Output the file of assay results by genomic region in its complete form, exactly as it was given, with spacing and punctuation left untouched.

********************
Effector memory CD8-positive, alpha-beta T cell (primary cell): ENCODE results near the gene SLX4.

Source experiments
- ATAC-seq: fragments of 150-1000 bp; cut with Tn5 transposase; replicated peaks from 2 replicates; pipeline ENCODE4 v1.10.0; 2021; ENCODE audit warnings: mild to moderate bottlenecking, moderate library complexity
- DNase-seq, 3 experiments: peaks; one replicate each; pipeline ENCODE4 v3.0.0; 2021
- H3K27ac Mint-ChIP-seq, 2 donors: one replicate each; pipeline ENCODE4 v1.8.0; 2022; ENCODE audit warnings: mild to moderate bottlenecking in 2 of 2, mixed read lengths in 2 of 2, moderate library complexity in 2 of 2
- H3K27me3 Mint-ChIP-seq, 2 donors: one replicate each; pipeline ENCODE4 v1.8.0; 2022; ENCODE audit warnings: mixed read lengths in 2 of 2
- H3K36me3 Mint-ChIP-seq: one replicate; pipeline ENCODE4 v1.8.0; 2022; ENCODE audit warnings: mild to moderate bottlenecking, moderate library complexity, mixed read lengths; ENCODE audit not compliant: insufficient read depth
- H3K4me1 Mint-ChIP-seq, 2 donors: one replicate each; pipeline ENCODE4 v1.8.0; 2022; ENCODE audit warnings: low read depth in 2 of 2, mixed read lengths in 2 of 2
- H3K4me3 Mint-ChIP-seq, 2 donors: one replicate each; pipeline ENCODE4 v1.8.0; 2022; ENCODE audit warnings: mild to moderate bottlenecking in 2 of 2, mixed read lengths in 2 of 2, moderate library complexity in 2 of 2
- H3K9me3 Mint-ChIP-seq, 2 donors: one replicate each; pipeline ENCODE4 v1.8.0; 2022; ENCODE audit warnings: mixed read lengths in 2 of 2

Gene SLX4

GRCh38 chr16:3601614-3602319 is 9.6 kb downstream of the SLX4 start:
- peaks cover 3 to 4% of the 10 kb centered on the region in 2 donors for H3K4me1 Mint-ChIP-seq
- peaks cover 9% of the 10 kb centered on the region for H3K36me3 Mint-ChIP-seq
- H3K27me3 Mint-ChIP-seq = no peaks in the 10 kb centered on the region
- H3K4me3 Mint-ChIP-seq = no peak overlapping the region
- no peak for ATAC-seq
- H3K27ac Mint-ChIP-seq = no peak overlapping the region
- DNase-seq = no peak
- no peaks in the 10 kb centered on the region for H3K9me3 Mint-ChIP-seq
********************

Effector memory CD8-positive, alpha-beta T cell (primary cell): ENCODE results near the gene SLX4.

Source experiments
- ATAC-seq: fragments of 150-1000 bp; cut with Tn5 transposase; replicated peaks from 2 replicates; pipeline ENCODE4 v1.10.0; 2021; ENCODE audit warnings: mild to moderate bottlenecking, moderate library complexity
- DNase-seq, 3 experiments: peaks; one replicate each; pipeline ENCODE4 v3.0.0; 2021
- H3K27ac Mint-ChIP-seq, 2 donors: one replicate each; pipeline ENCODE4 v1.8.0; 2022; ENCODE audit warnings: mild to moderate bottlenecking in 2 of 2, mixed read lengths in 2 of 2, moderate library complexity in 2 of 2
- H3K27me3 Mint-ChIP-seq, 2 donors: one replicate each; pipeline ENCODE4 v1.8.0; 2022; ENCODE audit warnings: mixed read lengths in 2 of 2
- H3K36me3 Mint-ChIP-seq: one replicate; pipeline ENCODE4 v1.8.0; 2022; ENCODE audit warnings: mild to moderate bottlenecking, moderate library complexity, mixed read lengths; ENCODE audit not compliant: insufficient read depth
- H3K4me1 Mint-ChIP-seq, 2 donors: one replicate each; pipeline ENCODE4 v1.8.0; 2022; ENCODE audit warnings: low read depth in 2 of 2, mixed read lengths in 2 of 2
- H3K4me3 Mint-ChIP-seq, 2 donors: one replicate each; pipeline ENCODE4 v1.8.0; 2022; ENCODE audit warnings: mild to moderate bottlenecking in 2 of 2, mixed read lengths in 2 of 2, moderate library complexity in 2 of 2
- H3K9me3 Mint-ChIP-seq, 2 donors: one replicate each; pipeline ENCODE4 v1.8.0; 2022; ENCODE audit warnings: mixed read lengths in 2 of 2

Gene SLX4

GRCh38 chr16:3601614-3602319 is 9.6 kb downstream of the SLX4 start:
- peaks cover 3 to 4% of the 10 kb centered on the region in 2 donors for H3K4me1 Mint-ChIP-seq
- peaks cover 9% of the 10 kb centered on the region for H3K36me3 Mint-ChIP-seq
- H3K27me3 Mint-ChIP-seq = no peaks in the 10 kb centered on the region
- H3K4me3 Mint-ChIP-seq = no peak overlapping the region
- no peak for ATAC-seq
- H3K27ac Mint-ChIP-seq = no peak overlapping the region
- DNase-seq = no peak
- no peaks in the 10 kb centered on the region for H3K9me3 Mint-ChIP-seq